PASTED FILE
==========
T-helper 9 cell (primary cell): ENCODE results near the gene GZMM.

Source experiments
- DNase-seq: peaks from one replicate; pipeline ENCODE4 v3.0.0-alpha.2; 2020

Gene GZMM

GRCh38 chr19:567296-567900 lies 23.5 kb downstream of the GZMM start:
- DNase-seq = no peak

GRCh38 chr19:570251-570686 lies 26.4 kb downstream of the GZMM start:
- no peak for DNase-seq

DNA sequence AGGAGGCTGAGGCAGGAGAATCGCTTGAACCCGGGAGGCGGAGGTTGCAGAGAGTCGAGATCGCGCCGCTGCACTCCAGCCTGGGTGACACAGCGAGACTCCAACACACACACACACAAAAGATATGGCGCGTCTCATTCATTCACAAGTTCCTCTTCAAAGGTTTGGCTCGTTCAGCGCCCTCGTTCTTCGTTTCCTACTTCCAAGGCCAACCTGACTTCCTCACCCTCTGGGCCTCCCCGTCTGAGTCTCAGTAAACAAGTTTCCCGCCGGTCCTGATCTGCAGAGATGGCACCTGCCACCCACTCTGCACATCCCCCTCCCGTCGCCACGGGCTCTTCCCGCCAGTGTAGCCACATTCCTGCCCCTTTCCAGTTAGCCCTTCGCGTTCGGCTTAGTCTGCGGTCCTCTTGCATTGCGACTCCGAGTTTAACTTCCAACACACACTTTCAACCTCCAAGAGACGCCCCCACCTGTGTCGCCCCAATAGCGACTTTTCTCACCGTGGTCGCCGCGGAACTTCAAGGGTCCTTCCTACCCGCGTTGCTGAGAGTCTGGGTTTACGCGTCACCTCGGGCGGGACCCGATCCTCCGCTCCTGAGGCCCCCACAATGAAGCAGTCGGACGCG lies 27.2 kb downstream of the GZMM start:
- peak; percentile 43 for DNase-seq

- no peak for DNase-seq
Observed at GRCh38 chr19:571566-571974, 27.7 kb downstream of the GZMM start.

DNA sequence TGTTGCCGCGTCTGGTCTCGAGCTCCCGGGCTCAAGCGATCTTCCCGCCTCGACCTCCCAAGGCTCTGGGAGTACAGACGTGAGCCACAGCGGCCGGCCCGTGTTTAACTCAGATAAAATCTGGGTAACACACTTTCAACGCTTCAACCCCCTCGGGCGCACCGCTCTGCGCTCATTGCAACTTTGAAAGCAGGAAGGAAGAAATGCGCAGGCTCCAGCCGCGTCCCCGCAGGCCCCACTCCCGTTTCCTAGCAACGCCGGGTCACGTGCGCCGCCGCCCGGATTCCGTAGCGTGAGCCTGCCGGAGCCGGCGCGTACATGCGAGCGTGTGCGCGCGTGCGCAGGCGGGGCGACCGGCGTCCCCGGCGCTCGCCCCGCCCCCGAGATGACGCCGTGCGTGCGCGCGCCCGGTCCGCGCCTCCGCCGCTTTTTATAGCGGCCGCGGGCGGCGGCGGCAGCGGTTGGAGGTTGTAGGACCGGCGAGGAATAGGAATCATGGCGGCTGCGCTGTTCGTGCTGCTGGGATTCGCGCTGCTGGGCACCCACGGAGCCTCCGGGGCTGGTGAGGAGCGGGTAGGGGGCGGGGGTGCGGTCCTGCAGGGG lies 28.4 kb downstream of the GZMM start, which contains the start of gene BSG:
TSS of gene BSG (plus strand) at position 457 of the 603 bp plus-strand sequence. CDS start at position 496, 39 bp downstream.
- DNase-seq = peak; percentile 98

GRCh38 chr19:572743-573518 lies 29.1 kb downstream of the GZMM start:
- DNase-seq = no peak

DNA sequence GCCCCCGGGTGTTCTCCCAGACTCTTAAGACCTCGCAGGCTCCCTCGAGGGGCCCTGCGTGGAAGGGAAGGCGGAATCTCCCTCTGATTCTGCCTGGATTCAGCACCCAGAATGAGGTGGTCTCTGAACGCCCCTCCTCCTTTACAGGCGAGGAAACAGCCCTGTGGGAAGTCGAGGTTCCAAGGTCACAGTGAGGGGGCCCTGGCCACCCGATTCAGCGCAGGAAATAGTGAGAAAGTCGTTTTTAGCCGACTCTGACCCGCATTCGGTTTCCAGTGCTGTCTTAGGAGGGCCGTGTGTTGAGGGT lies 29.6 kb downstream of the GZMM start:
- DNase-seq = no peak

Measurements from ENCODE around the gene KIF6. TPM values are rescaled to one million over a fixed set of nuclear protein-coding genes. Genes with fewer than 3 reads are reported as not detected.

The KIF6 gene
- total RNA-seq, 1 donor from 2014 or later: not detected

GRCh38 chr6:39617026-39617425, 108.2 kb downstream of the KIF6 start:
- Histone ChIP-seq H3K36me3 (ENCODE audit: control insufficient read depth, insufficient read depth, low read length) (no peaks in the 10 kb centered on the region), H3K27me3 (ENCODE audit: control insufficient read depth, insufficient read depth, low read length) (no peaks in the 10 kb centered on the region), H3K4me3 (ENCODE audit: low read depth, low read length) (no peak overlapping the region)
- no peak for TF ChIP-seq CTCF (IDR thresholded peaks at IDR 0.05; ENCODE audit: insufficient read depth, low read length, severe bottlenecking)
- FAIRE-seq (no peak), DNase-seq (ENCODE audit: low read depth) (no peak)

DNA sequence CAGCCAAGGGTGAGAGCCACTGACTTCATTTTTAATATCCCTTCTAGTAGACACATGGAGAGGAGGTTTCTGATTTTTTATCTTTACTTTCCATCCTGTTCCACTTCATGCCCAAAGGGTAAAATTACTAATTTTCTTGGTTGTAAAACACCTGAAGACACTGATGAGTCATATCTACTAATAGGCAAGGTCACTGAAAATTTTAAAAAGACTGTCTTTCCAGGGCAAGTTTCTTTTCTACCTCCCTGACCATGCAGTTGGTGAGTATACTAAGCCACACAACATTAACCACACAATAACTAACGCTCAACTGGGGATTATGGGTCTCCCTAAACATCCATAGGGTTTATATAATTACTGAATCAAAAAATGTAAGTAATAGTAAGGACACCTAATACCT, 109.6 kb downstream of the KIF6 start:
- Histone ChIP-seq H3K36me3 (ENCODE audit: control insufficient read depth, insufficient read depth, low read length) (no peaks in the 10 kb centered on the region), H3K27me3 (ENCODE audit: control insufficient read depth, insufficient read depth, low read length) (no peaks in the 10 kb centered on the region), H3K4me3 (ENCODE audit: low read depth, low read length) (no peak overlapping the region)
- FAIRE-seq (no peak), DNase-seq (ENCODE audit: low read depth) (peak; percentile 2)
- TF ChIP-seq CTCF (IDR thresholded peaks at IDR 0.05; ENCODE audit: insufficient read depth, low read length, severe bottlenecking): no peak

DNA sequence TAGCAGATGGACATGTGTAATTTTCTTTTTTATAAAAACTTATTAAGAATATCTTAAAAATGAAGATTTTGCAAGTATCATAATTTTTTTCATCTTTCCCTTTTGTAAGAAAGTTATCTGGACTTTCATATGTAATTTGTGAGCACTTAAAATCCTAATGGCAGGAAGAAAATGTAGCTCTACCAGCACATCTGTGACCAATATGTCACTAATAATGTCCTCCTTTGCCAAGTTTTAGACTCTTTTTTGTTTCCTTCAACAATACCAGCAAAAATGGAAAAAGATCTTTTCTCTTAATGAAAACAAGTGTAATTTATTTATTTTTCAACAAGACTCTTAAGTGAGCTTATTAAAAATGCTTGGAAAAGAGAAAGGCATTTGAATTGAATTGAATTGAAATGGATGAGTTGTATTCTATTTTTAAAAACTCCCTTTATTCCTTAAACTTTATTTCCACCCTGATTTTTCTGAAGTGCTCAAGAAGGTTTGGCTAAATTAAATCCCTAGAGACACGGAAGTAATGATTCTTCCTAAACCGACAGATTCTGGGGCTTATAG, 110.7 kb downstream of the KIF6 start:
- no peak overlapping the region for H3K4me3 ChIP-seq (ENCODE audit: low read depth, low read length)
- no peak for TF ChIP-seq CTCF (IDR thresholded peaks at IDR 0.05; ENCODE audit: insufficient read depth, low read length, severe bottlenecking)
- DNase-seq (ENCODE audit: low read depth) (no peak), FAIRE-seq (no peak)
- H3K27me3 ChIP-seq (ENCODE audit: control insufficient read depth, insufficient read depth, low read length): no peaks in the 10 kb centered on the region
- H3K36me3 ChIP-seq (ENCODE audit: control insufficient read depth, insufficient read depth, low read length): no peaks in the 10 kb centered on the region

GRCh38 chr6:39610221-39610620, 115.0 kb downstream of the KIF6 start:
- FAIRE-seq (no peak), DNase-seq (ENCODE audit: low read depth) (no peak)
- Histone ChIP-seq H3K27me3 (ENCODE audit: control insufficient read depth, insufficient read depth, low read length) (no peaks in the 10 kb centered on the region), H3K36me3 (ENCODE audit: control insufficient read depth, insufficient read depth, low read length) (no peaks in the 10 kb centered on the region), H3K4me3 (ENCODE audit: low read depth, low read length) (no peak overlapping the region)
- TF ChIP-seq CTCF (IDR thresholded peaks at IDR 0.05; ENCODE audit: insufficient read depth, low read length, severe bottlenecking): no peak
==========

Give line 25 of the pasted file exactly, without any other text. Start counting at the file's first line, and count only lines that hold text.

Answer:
- no peak for TF ChIP-seq CTCF (IDR thresholded peaks at IDR 0.05; ENCODE audit: insufficient read depth, low read length, severe bottlenecking)